Erect Architecture

Erect Architecture

22b Regent Studios
8 Andrews Road
London E8 4QN
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T +44 (0)20 7254 6336
mail@erectarchitecture.co.uk

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Leaf is Tree

In the early stages of a school playground design project we usually find ourselves in a muddle of model-making with a group of ‘end-users’ - children, parents, teachers. There will be a table-load of tape, clay, sticks and string between us – the venerable cereal-packet-chic - and we often start with a short pitch to get things going.

Design workshops are one of our studios’ must-haves when pitching for work and scheduling projects. It is not unusual to suggest that architects closely consult with clients - we do this to better understand their needs and aspirations; but engaging with children (the people that play on the projects, not clients) is slightly different. To give this process meaningful two-way value means creating a shared language. How do we rapidly communicate ideas of scale, social context, and representation? How do we explain the tension between blue-sky thinking and site/budget constraints? And how do we ensure that the uninhibited ideas of children: the essential exaggeration, optimism, and integration of creatures and living things, find their way meaningfully into playspace design?

Occasionally, a diagram can be so effective that it communicates its meaning equally well to children and adults alike, and builds the bridge of communication we’re looking for. One such diagram is Aldo van Eyck’s ‘leaf is tree’, which explains the relational analogy of ‘tree is leaf and leaf is tree, city is house and house is city’.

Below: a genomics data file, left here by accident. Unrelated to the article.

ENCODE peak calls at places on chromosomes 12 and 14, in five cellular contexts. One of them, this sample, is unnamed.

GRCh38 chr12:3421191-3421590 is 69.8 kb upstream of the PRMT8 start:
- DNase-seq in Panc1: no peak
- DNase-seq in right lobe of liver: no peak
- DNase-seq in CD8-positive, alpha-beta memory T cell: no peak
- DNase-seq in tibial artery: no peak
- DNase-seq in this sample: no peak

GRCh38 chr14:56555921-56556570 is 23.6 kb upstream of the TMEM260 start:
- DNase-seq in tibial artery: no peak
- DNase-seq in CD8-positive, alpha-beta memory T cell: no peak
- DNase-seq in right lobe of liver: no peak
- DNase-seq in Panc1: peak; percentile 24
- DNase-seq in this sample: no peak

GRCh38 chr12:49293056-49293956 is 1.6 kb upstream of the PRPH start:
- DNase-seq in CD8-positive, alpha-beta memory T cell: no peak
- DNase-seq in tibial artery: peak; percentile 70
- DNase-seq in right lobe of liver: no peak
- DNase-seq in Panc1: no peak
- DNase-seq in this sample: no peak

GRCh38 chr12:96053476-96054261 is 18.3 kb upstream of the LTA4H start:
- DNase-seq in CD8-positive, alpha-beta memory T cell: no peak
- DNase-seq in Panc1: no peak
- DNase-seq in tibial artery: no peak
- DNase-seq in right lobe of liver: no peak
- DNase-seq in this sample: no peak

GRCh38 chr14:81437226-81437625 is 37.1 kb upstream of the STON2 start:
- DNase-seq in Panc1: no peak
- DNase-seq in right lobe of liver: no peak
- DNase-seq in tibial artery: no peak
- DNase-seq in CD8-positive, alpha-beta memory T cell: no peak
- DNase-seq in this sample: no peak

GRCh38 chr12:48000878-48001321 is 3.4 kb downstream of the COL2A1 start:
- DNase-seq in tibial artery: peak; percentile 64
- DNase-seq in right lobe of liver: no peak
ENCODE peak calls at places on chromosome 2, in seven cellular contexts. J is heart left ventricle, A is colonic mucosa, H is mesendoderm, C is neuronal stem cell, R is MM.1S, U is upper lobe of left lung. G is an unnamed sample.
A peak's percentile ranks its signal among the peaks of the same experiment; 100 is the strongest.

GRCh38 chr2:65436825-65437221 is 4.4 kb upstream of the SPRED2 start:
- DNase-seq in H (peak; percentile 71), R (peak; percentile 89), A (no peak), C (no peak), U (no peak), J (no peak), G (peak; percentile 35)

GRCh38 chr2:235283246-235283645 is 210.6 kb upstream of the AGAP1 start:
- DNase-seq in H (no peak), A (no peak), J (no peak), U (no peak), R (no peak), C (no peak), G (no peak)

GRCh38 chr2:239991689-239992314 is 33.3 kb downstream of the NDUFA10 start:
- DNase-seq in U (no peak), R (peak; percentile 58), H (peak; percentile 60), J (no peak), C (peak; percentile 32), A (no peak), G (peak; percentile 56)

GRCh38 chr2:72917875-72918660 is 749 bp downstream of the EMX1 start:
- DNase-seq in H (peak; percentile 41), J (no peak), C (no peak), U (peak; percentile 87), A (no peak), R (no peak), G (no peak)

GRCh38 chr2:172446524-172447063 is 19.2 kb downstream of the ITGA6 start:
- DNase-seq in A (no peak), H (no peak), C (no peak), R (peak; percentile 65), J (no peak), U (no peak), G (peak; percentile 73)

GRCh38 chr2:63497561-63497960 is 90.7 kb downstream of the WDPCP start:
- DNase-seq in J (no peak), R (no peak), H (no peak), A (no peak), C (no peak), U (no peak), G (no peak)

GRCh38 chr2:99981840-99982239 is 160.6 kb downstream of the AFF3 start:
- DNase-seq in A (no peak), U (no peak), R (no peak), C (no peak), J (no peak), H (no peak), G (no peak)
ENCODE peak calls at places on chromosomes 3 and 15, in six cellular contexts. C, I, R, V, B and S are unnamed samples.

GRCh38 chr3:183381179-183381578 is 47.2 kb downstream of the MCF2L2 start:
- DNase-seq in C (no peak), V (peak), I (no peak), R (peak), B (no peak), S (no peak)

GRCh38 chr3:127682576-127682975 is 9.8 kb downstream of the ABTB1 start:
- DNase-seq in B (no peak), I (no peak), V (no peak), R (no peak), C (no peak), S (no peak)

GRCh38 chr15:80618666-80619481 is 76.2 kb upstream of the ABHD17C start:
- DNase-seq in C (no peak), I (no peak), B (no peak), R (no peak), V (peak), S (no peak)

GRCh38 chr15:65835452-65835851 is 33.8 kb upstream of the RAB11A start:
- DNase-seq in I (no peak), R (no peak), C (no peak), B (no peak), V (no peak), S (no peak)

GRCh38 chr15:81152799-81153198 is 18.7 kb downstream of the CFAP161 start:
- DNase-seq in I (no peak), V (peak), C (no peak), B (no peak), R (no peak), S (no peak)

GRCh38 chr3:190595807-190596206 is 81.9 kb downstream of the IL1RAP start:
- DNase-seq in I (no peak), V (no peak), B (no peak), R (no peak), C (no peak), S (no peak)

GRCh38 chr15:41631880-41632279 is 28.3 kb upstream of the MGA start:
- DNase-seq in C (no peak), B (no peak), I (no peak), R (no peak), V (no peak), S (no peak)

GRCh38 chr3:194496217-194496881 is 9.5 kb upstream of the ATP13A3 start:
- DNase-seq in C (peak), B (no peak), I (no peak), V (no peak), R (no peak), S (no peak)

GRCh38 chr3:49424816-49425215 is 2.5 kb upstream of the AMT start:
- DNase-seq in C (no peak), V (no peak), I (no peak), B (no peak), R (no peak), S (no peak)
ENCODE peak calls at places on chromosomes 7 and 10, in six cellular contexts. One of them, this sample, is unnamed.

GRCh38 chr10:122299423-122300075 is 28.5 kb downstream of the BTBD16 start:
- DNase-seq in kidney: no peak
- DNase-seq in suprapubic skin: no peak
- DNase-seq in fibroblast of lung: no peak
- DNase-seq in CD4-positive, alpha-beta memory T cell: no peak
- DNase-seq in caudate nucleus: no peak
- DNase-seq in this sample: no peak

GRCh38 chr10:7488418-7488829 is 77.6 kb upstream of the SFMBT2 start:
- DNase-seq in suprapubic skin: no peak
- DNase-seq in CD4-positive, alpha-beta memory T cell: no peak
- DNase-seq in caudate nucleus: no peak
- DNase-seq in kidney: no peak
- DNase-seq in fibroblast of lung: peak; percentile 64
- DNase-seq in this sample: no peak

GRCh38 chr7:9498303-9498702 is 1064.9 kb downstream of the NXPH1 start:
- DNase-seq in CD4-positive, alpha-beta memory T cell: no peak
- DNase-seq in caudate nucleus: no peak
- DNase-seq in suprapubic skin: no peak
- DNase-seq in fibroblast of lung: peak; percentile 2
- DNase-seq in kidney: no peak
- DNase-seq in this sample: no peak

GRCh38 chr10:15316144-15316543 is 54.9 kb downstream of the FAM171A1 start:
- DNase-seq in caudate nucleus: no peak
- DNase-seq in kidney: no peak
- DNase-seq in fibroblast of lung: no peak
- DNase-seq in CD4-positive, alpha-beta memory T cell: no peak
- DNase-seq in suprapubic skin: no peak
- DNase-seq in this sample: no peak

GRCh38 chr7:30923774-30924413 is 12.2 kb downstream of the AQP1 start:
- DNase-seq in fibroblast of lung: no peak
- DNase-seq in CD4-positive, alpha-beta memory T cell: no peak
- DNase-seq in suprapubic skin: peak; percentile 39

Leaf is Tree
Queensbridge Engagement 2
Using vintage architectural diagrams to engage 7-8 year olds isn’t something we usually do; but in this case it enabled us to communicate to the children that they are part of their class, which is part of their school, which is part of their city (our city – Hackney). We showed this diagram to the school council and the idea resonated - they understood that their playspace is a model of the outside world, and that within it, they have creative and behavioural freedom to act and do as children.

As the children described their play structure as a town and drew the analogy between their playground and the city outside, they started to understand the city as something in which they are represented, are welcome, and have creative freedom; something which - like the playground - serves them, and can be changed to make their lives better - a realisation that holds great value.

Queensbridge Engagement
Leaf is Tree Workshop

Postscript


It is not only play structures that we test through engagement with children; sometimes we show them ‘masterplans’ of their playgrounds and ask them to think more strategically: what goes where, next to what, and why? Another brilliantly simple diagram: Cedric Price’s ‘City as Egg’ – which describes the development of city forms using boiled, fried and scrambled eggs, might be used here. It is simple and complex and universal and I look forward to seeing excited young faces breaking eggs in the name of design.

City as Egg

Jack Hardy

11 March 2019